Anti-Trump Texas faithless elector Stephen Christopher “Chris” Suprun, who wrote a widely-shared op-ed in The New York Times about his decision, joined and paid for cheating website Ashley Madison in 2012, using the same address registered to his 9/11 charity, while bankrupt, likely unemployed, and married with three young kids, after he and his working wife owed over $200,000 to multiple creditors — and that’s just the start of it.
GotNews’ research into Suprun’s bizarre and unexplained flip-flop against President-elect Donald J. Trump turned up Ashley Madison data, damning bankruptcy records, and a series of P.O. boxes and what appears to be an association with a payday loan scam site.
Since turning against the decision of the people of Texas to elect Trump, Suprun also became a client of a “social justice media strategy” PR firm run by left-wing CNN commentator Van Jones.
What is going on here?
There’s a lot to go through today, folks, but it’s good. So bear with us and keep reading:
Even though he used a throw-away e-mail address and changed his birth date by a few days, the Ashley Madison credit card data is unmistakably Suprun:
There’s only one Stephen Christopher Suprun, from Texas, born in March 1974, and the P.O. box is one of many P.O. boxes registered to Stephen Christopher Suprun that can be found with a quick search of any public records database.
It’s also the same P.O. box used for Suprun’s “Never Forget 9/11” charity, which he still lists on his Twitter profile:
That same foundation’s Twitter account? Recently it just seems to spam inspirational quotes that no one reads:
— Never Forget 9-11 (@NeverForget0911) December 10, 2016
— Never Forget 9-11 (@NeverForget0911) December 12, 2016
— Never Forget 9-11 (@NeverForget0911) December 6, 2016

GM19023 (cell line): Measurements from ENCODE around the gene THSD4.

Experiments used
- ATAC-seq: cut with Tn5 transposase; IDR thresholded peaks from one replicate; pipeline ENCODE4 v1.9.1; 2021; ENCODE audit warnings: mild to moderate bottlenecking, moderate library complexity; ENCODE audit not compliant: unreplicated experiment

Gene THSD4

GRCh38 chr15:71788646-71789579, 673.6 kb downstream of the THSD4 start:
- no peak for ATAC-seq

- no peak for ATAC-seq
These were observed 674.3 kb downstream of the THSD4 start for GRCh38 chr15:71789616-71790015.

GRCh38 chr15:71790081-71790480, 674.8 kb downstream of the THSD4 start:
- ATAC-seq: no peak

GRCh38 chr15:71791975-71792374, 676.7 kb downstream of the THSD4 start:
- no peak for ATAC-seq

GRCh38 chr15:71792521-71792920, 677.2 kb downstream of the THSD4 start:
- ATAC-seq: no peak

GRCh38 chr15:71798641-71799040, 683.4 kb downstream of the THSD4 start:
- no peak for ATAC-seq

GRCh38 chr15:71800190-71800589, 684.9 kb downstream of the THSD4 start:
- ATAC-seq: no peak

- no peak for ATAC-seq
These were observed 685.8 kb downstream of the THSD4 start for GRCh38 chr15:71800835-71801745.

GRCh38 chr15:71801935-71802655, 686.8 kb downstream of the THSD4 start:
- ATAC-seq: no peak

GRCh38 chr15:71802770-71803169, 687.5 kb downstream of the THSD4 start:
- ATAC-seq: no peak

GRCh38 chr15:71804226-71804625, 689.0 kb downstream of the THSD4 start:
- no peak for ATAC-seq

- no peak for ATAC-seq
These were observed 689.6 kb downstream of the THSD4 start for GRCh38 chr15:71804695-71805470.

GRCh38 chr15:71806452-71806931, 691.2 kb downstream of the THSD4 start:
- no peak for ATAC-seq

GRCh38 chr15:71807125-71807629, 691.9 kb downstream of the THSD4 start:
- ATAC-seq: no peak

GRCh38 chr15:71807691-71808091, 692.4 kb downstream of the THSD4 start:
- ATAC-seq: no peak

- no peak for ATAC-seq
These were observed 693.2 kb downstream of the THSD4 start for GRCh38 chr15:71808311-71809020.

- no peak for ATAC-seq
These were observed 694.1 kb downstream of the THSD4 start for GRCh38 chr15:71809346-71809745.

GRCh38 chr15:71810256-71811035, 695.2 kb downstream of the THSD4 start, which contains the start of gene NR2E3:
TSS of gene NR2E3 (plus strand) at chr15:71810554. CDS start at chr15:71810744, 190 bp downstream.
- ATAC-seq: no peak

All of which raises the question: is this even a real charity? But back to Suprun’s cheating:
According to the data, Suprun joined Ashley Madison in February 2012, just six months after joint-filing for bankruptcy with his wife, Dianne Michelle Suprun, in September 2011, and paid for an “affair guarantee” in September 2012.
An “affair guarantee”, which costs $249 today, is a discounted “package” for “credits” that allow men to chat with potential cheating partners on the website. Suprun, who had three kids under the age of 10 at the time, listed himself on the site as “attached male seeking female.”
GotNews exclusively obtained the records from Suprun’s 2011 chapter 13 bankruptcy filing:
In the year before he signed up for cheating website Ashley Madison, Chris Suprun was unemployed (and eventually bankrupt) for 8 months, with three young kids, while his wife worked full-time:
Suprun and his wife in total owed more than $214,000:
Suprun and his wife owed money to at least 7 banks and financial entities, as well as other creditors, including lawyers and a “handcrafting bakery” called Swiss Colony in Wisconsin:
The Supruns were not discharged from bankruptcy until 2016.
Suprun was also likely unemployed in 2012, when he decided to pay money to try and cheat on his working wife with three kids, even though he was bankrupt.
While GotNews could not find definitive proof of employment or unemployment in 2012, the bankruptcy court docket never records Suprun becoming employed or requesting a change of payment plan due to employment. Suprun’s publicly available professional history seems to end in 2007, and a July 2012 archive of his now-defunct consulting business Consurgo, LLC shows that their last “publication” was in 2008.
Actively employed after bankruptcy? Seems unlikely.
Public records also show that Stephen “Chris” Suprun registered 6 different P.O. boxes in 6 cities in Texas and Virginia. Why does one person need so many P.O. boxes? At least one of the P.O. boxes was used for Suprun’s fishy 9/11 foundation — the same P.O. box he also used to pay for his Ashley Madison “affair guarantee.”
What was he using those other P.O. boxes for?
And it gets even fishier: